With little pocket money, my gifts to my mother often
came in the form of a bunch of deep purple violets from
my little garden. Rich in memories as well as color, I
chose this color for my wedding... and I wont wait
to get "old" to wear it... I wear purple now.
ME19 Derwent (dur-went)
The most southern river in Australia divides Hobart, the
capital city of Tasmania, and flows into Storm Bay and
out towards the south pole.
ME20 Bundy Rum
The town of Bundaberg (fondly referred to as
"Bundy") is located 200 miles north of Brisbane
in the north-eastern state of Queensland. Surrounded by
sugar cane plantations, the Bundaberg Rum factory takes
the molasses by-products and produces a dark, strongly
flavored rum. Not for the faint-hearted this would
warm a sailors heart and body!
A staple of the Aussie campsite, this light-brown
quick-bread resembles a large American biscuit. Typically
cooked in an iron skillet over a campfire, this flour and
water combination can vary in texture from soft and
fluffy to rock-hard, depending on the cook.
Tropical fruits are abundant in the state of
Queensland, and mangoes are among the best of them. The
rich, golden-yellow flesh is a favorite of the nocturnal
fruit bats of that area. Sundown will see large flocks of
the bats venturing forth for their nightly feast.
Australia boasts numerous varieties of
Eucalyptus (gum) trees. While the trees are evergreen,
many of them shed their bark at varying times of the
year. The Stringybark gum sports a thick, hairy coat of
bark, sometimes peeling back in large shaggy strips, to
reveal the rusty red-brown of the bark layers beneath.
ME24 Simpson Desert
Located in the heart of the Australian outback,
the Simpson Desert features sandy dunes and plains of
rich, rusty red practically impenetrable for those
early explorers who attempted to cross from south to
north on this great continent.
ME25 Peppermint Gum
This gum tree is one of the ten varieties of
eucalyptus whose leaves are favored for food by the
famous koala. Preferring only the tender, new pale green
leaves, this marsupial spends much of its time in a
somewhat euphoric state of slumber.
Where the desert gives way to the foothills,
this small green plant can be found in the rocky alpine
hollows and in the grottoes of the pandanus groves.
Renowned for its showy flowers, sometimes
reaching the size of a dinner plate, this tropical plant
is a favorite in the state of Queensland. This lavender
shade is just one of many of the colors displayed by the
ME28 Nabowla Lavender
Home of the only commercial lavender plantation
in the Southern Hemisphere, the Leslie Plantation is just
a few miles from the tiny village of Nabowla... which is
just two miles from the farm where I grew up. A visit
during the months of December and January will reveal row
upon row of purple stretching endlessly into the
distance, the air heavy with the redolence of lavender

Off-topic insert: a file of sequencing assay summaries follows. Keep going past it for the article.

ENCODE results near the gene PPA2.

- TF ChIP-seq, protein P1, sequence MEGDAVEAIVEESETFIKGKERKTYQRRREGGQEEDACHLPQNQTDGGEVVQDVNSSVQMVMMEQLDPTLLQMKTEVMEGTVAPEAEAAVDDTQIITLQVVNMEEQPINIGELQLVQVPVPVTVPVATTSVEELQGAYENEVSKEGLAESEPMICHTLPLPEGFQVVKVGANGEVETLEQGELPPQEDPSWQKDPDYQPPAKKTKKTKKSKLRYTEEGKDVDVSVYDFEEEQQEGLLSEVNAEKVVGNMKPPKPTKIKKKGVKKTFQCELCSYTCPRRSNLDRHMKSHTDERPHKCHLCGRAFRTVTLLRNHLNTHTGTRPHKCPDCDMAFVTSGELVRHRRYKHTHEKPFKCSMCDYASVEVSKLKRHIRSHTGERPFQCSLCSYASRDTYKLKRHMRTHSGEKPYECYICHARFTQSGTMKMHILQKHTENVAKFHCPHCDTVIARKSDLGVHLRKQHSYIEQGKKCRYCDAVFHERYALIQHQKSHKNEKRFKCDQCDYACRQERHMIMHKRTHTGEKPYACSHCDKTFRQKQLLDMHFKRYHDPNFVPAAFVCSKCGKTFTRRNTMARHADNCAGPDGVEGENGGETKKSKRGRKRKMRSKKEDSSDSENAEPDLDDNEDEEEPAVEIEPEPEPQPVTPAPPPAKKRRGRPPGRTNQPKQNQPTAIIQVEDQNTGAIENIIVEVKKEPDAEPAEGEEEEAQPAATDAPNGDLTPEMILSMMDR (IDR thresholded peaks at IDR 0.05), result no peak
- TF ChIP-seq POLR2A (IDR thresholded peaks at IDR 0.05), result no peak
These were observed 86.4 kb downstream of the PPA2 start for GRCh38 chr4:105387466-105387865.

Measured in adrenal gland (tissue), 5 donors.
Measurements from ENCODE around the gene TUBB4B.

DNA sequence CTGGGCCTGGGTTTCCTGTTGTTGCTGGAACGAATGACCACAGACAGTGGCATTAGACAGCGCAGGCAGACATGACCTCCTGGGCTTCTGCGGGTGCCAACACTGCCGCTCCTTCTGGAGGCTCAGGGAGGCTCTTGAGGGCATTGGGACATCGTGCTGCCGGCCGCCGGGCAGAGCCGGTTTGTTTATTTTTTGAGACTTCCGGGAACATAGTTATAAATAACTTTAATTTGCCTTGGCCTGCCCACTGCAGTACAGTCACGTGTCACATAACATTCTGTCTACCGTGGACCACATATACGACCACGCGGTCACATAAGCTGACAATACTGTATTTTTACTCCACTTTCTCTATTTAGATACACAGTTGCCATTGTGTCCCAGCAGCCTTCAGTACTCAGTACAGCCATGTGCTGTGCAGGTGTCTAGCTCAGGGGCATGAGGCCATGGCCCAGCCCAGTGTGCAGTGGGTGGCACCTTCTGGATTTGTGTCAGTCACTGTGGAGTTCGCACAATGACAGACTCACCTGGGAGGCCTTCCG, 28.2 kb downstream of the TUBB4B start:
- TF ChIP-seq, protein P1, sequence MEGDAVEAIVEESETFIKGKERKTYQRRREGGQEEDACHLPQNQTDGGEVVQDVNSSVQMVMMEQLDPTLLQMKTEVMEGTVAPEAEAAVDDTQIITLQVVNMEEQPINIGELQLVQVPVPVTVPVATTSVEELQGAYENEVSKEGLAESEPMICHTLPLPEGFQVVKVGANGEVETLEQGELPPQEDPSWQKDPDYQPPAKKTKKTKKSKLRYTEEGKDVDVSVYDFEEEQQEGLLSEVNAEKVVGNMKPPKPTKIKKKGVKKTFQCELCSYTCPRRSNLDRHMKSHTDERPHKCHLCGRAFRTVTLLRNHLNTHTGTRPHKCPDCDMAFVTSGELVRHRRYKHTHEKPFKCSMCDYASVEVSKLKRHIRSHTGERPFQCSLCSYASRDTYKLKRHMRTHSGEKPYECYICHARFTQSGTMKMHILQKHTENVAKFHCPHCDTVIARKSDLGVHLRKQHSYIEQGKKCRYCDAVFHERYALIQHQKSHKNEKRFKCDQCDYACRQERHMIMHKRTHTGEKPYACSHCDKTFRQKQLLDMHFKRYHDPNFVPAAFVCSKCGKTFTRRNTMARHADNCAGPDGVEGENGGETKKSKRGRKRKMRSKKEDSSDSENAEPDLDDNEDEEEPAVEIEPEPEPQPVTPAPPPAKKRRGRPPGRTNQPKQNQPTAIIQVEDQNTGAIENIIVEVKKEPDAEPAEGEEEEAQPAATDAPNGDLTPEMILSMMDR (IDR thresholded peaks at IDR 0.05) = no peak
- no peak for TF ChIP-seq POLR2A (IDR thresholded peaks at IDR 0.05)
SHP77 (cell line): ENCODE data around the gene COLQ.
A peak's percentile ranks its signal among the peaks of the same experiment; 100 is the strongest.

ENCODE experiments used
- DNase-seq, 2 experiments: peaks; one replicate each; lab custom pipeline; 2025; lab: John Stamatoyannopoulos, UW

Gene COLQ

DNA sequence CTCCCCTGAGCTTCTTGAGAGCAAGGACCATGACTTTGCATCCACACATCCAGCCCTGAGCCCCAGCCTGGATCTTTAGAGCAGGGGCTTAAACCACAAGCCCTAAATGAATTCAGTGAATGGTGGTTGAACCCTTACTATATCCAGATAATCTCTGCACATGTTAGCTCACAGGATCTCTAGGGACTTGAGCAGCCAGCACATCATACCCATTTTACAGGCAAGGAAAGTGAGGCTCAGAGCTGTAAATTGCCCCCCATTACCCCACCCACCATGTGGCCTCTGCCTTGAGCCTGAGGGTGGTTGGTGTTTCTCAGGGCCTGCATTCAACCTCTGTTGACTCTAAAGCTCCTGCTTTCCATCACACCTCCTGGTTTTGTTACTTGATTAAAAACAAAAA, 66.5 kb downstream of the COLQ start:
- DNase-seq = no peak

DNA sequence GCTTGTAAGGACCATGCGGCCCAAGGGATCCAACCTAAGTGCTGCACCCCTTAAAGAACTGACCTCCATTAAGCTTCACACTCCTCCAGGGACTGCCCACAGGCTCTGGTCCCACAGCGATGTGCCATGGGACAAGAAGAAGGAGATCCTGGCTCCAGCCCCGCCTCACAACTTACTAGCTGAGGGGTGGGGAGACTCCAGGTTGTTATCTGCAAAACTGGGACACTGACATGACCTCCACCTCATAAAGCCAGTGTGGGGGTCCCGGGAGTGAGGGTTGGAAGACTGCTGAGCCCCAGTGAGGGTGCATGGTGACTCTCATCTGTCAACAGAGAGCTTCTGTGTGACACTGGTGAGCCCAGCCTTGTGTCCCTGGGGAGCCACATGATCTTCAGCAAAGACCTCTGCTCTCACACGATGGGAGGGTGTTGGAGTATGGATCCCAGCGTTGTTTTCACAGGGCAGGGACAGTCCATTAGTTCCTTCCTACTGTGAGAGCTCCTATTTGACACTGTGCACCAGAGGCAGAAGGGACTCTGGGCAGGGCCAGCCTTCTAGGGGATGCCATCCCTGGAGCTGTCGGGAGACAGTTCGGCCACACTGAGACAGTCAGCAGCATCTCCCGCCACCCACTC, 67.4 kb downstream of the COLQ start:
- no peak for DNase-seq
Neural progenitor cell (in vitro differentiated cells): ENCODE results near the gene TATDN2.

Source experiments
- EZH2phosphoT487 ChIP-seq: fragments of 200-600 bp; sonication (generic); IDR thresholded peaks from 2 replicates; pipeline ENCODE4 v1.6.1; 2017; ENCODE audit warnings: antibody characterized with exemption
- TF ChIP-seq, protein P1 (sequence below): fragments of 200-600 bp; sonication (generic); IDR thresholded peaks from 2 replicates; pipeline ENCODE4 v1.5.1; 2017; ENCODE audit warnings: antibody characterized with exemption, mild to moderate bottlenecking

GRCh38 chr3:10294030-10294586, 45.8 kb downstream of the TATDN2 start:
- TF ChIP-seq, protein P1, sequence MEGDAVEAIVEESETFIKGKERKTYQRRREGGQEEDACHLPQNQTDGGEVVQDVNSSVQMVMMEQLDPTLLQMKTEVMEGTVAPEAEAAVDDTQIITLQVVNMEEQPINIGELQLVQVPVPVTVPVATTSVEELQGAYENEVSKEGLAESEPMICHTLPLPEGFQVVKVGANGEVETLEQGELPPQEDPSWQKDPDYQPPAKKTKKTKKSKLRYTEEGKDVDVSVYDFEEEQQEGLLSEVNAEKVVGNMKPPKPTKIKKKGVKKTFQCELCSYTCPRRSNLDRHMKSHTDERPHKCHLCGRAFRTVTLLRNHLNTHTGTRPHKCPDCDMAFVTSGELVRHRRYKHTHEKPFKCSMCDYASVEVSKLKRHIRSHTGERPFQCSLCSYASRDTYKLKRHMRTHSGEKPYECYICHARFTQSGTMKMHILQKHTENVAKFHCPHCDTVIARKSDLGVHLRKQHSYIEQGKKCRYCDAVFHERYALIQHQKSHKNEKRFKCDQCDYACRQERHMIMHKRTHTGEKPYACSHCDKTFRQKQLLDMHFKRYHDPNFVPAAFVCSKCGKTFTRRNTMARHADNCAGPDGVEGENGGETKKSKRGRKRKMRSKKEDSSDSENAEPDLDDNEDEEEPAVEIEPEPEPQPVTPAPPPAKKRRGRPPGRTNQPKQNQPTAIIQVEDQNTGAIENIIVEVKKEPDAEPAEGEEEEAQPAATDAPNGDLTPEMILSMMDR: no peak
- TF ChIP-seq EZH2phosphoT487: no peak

and the sonorous buzzing of bees. Lavender oil is used as
the basis for many of the worlds perfumes.
This small desert succulent sports pale blue
flowers following the all too infrequent rains of the
ME30 Sydney Harbor
This deep, blue harbor offered welcome shelter
and protection to the ships after a long and perilous
journey bringing both convicts and "new
settlers" to Australia. It is easily recognized
today by the soaring "sails" of the Sydney
Opera House and the magnificent span of the Sydney Harbor
ME31 Tea Rose
This old English rose made its way to Australia
with those earlier settlers who longed to bring with them
some of the memories of their "mother England".
Favored for cutting to bring indoors, the tea rose could
fill a room with its delightful fragrance.
The Tropic of Capricorn runs east and west
through Australia at the 23rd parallel, just
south of the city of Rockhampton. North of this line, the
Great Barrier Reef begins angling in towards the eastern
shoreline. The warm, blue-green ocean invites divers and
snorkelers alike to enjoy the clear water and vividly
colorful sealife of this region.
This spreading tree is found in many of the
sub-tropical regions of the world. Its pale pink feathery
blossoms give way to large bean pods at the end of the
ME34 Ned Kelly
This infamous "bushranger" (or outlaw)
is usually depicted wearing the metal "armor"
he fashioned to protect himself against bullets. Roaming
the bushland areas north of Melbourne in the early
1800s, he was finally captured and hung. The
American term of "Kelly Green" to depict this
bright shade has been combined with the famous Ned, as a
little play on words.
The native banksia has stiff, serrated-edged
leaves. The flowers appear in the form of a bristly
cylinder most aptly compared to the brush used for
cleaning out bottles. While most commonly occurring in a
shade of yellow, the most attractive variety sports
flower-spikes in this vivid shade of red.
More to come...